Ronald Brand on the Importance of Judgement Recognition Among Nations

Professor Ronald Brand spoke on the importance of judgment recognition among nations at The North Carolina Journal of International Law and Commercial Regulation Symposium on Friday, January 30, 2015. His lecture, titled “Understanding Judgments Recognition,” highlighted the significant developments in this area over the past fifteen years in the European Union (EU), the United States, and on a global front.


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Posted by Jessica L. Watts on Fri. February 6, 2015 8:16 AM
Categories: International Dispute Resolution, Symposium

European Union Sanctions on Russia: Staying the Course

Russia’s activity in Ukraine is clearly illegal. Unless Russia makes a demonstrated effort to mitigate the conflict, the European Union must not end the sanctions. To do so would be tantamount to condoning Russia’s illegal behavior.


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Posted by Andrea L. Smith on Tue. January 27, 2015 12:55 PM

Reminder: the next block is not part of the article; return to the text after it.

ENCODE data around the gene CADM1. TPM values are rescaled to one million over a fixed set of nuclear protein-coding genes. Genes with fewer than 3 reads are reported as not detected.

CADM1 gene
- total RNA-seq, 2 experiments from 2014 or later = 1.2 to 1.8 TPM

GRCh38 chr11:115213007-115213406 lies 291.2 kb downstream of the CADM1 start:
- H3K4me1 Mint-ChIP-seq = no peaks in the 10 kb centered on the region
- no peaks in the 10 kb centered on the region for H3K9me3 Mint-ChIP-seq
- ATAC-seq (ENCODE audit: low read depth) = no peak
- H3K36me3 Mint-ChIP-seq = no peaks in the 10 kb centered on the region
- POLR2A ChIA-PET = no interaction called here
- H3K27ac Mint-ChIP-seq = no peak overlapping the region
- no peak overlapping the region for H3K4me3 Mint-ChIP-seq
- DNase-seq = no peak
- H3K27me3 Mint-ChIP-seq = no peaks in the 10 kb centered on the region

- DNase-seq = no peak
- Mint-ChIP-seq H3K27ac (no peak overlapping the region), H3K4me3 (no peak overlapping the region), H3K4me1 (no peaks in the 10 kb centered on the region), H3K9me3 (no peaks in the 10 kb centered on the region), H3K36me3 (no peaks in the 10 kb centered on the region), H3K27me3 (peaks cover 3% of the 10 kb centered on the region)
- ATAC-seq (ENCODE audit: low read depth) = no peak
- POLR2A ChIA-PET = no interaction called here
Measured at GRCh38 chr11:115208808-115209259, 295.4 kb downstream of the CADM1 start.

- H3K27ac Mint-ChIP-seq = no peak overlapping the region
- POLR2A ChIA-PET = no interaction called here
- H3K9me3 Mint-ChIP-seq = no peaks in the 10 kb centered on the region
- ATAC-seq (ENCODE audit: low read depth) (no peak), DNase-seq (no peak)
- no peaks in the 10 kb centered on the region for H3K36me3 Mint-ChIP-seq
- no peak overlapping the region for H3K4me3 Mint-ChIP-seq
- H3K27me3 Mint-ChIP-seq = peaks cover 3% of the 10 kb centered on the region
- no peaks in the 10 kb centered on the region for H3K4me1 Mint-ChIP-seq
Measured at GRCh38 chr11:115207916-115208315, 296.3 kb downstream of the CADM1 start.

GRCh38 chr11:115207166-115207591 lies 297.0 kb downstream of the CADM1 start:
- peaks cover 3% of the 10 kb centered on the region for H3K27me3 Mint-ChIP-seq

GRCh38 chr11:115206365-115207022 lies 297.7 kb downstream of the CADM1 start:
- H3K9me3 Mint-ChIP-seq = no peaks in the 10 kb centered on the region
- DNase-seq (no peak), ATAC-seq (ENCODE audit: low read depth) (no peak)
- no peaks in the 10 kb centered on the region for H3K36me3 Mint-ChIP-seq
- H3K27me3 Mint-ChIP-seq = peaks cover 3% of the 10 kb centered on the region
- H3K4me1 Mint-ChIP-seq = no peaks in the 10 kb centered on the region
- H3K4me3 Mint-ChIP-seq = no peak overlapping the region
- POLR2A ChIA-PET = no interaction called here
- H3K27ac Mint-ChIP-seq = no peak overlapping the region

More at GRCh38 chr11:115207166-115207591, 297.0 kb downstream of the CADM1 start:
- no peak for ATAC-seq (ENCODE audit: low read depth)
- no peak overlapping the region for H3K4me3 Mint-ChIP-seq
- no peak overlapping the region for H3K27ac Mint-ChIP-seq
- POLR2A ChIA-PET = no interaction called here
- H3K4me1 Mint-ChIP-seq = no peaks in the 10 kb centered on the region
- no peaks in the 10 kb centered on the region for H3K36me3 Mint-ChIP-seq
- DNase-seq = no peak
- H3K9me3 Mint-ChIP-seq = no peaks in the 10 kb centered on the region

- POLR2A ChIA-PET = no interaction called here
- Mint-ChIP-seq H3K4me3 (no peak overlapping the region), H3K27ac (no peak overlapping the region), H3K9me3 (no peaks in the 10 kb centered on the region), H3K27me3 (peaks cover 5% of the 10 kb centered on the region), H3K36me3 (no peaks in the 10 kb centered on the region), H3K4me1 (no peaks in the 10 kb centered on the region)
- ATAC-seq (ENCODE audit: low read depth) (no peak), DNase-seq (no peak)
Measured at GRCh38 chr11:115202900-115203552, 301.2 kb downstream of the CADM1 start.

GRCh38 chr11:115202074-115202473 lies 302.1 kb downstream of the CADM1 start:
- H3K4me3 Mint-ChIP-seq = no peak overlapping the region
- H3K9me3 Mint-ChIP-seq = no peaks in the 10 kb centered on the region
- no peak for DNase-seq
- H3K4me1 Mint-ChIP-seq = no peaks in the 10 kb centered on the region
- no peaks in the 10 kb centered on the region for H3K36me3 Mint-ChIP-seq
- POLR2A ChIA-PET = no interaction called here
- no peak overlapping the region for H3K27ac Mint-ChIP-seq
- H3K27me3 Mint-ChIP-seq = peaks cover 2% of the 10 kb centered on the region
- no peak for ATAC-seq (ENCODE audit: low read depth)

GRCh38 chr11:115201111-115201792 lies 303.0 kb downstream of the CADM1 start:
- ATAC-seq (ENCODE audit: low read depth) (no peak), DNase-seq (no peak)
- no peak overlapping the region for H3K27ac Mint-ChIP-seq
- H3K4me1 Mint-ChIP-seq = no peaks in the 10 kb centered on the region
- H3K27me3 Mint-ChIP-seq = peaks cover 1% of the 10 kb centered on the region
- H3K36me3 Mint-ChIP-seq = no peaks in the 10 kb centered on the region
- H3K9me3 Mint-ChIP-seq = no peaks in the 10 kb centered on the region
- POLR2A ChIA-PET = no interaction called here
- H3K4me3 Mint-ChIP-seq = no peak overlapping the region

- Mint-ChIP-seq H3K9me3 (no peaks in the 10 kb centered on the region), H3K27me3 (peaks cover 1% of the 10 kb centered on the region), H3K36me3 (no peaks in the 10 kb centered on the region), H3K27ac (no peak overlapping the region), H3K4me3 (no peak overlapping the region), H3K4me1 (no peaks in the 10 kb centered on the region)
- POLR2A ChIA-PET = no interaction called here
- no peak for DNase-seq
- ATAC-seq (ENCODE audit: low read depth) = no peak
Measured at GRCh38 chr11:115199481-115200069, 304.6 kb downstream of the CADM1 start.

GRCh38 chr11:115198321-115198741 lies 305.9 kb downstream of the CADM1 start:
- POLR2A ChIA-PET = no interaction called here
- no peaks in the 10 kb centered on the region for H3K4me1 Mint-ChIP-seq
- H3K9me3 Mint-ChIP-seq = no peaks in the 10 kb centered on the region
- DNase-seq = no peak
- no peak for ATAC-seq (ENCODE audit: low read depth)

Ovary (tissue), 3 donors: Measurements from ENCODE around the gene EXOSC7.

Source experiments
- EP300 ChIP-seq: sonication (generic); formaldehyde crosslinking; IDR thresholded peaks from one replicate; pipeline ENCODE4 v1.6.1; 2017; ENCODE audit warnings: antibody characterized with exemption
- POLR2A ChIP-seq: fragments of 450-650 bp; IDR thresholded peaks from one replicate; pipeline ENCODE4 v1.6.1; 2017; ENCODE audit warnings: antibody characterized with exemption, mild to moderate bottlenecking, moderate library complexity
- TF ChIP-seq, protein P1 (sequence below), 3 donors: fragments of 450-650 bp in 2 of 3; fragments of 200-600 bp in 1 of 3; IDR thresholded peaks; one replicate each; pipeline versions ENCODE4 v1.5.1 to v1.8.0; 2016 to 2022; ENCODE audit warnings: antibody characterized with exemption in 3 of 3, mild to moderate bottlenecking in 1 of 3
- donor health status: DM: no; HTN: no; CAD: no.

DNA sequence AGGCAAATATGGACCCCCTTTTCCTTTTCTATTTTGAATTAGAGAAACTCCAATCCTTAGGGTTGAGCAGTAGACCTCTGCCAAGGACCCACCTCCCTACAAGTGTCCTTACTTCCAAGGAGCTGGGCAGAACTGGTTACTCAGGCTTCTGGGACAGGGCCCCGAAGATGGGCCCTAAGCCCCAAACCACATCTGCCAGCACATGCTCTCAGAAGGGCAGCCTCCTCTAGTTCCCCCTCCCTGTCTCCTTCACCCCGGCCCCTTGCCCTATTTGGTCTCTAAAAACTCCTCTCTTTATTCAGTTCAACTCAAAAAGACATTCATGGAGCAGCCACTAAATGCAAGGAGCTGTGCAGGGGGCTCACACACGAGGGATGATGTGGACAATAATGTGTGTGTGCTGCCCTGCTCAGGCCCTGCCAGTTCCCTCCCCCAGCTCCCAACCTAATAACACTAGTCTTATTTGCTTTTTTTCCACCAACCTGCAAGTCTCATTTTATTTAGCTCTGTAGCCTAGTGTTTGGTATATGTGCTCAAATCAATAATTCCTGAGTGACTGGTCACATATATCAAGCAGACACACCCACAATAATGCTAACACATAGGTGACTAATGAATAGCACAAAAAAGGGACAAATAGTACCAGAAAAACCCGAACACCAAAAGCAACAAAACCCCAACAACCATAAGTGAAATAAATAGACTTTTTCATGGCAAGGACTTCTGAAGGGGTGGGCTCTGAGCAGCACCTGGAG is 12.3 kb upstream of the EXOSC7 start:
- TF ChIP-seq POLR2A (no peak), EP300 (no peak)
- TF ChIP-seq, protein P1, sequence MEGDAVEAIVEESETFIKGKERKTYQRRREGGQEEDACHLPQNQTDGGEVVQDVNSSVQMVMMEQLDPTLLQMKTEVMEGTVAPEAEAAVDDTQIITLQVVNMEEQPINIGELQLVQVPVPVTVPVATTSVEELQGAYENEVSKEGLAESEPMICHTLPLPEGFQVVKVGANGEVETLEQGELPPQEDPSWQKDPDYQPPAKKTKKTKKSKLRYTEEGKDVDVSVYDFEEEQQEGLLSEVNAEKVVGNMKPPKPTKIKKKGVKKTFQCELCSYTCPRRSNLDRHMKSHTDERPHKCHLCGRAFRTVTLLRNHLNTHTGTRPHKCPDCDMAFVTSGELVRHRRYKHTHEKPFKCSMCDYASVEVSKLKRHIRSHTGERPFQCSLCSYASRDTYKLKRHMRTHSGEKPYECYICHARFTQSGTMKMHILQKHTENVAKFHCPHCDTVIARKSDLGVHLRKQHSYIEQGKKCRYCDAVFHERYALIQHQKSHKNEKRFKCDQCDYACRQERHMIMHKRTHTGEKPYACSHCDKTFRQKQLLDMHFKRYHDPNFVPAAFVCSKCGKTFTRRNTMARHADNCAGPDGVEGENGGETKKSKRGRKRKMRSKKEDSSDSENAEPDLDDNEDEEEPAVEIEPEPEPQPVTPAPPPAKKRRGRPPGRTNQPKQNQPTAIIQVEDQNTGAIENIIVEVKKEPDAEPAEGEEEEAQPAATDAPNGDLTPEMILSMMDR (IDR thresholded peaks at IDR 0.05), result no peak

Categories: Russia, Ukraine, United Nations

Historic Settlement under the Foreign Corrupt Practices Act

Alstom S.A. (“Alstom”), a French power and transportation company, pled guilty to bribing government officials – in countries including Indonesia, Saudi Arabia, Egypt and the Bahamas – and falsifying accounting records in violation of the Foreign Corrupt Practices Act (“FCPA”). By pleading guilty to these charges, Alstom is agreeing to pay a criminal penalty of more than $772 million. This criminal penalty represents the largest penalty ever assessed in a FCPA case.


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Posted by Maria R. Mendoza on Tue. January 27, 2015 12:11 PM
Categories: France

Cyberwar and Sony

On November 14, 2014, Sony Pictures Entertainment was hacked, locking employees out of their computers, compromising important internal data, and leaking unreleased movies onto the internet. In response to the attack, President Obama said the U.S. would "respond proportionately." The President’s authority to respond proportionately to the Sony attacks is based in principles of international law.


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Posted by Andrew D. Johnstone on Wed. January 21, 2015 11:16 AM
Categories: Cyberwarfare, International Law, North Korea

The Interview and Protecting the Dignity of Heads of State

After initial plans to cancel the release of the movie, The Interview , and in the face of heavy criticism, Sony decided to release the film in December 2014. As one commentator notes, “[a]lthough international law still protects the dignity of Heads of State, it may no longer do so . . . in anything less than extreme circumstances of personal offence or insult.”


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Posted by Samantha R. Walker (Sam) on Wed. January 21, 2015 11:07 AM
Categories: International Law, North Korea